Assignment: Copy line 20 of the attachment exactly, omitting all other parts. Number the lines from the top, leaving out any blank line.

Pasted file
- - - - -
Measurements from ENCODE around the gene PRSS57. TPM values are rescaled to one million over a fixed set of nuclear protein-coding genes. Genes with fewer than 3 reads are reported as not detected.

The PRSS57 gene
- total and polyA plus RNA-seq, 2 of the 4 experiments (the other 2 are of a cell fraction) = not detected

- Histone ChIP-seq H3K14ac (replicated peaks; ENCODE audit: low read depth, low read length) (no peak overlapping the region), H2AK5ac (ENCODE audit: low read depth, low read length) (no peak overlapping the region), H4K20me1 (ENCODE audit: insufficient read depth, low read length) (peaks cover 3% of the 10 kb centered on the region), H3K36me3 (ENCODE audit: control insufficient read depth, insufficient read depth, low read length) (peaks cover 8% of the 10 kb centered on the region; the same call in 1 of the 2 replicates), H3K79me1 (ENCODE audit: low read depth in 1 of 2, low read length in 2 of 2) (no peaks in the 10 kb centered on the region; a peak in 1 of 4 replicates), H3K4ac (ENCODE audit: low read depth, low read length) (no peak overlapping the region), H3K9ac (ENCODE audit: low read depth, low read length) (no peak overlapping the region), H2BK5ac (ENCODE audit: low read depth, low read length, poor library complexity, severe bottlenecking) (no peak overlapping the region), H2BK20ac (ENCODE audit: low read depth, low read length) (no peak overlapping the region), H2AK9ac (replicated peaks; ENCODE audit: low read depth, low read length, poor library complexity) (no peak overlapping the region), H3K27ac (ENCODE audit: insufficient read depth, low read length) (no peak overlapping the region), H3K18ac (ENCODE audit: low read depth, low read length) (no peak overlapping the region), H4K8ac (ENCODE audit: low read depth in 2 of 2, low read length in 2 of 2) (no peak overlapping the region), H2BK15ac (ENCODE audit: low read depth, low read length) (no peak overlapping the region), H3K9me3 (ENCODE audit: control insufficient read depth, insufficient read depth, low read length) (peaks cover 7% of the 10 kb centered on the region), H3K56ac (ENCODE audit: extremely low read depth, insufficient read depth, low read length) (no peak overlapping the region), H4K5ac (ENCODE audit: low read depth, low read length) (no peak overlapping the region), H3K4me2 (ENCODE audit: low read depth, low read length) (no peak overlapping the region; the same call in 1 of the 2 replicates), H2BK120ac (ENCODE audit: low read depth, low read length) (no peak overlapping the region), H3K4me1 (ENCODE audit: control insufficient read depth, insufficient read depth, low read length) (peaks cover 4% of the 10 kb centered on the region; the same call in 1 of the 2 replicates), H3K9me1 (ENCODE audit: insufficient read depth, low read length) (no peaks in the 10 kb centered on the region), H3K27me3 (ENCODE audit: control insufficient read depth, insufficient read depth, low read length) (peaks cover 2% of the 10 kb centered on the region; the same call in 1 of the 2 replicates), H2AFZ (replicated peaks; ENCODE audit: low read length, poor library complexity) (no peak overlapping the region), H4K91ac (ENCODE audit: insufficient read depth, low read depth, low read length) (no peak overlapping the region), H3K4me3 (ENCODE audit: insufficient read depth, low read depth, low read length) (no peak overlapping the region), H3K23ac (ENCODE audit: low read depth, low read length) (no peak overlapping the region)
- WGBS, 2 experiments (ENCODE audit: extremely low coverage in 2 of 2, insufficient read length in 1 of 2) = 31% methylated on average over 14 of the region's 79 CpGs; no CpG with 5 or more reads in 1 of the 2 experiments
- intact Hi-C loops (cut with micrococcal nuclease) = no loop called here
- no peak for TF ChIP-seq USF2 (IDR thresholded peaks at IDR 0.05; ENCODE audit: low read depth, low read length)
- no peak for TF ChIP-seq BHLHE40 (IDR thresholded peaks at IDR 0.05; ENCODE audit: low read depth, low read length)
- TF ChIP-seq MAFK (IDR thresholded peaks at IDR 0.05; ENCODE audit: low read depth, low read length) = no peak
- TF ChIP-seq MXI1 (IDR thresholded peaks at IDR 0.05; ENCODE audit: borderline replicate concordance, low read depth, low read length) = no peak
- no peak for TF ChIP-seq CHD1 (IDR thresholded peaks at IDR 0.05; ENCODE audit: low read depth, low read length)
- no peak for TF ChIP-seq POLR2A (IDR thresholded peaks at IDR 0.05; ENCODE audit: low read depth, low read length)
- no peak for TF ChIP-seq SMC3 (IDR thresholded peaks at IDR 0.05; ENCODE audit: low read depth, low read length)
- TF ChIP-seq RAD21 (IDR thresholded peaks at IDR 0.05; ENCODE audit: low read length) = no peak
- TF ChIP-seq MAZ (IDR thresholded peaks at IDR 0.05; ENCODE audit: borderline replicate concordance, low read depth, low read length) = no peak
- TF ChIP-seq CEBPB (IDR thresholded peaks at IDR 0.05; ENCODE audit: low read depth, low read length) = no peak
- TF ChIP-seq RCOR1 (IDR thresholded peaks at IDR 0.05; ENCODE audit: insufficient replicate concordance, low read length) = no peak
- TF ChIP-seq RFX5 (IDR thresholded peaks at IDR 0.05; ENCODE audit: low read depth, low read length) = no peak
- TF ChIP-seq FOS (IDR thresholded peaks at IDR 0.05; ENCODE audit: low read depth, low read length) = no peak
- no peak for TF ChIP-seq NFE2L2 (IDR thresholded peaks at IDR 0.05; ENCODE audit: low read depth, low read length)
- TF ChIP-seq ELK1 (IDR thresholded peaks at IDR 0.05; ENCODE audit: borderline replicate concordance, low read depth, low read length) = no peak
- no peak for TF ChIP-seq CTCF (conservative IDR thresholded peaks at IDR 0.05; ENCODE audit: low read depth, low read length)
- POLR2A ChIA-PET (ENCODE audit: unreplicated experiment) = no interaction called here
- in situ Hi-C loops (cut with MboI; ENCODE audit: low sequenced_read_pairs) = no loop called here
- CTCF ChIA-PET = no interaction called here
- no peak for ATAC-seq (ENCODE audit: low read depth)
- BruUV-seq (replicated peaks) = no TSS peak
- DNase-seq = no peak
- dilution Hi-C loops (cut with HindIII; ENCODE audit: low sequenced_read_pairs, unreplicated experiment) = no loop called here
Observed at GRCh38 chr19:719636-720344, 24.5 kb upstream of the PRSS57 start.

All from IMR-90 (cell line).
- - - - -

- no peak for TF ChIP-seq NFE2L2 (IDR thresholded peaks at IDR 0.05; ENCODE audit: low read depth, low read length)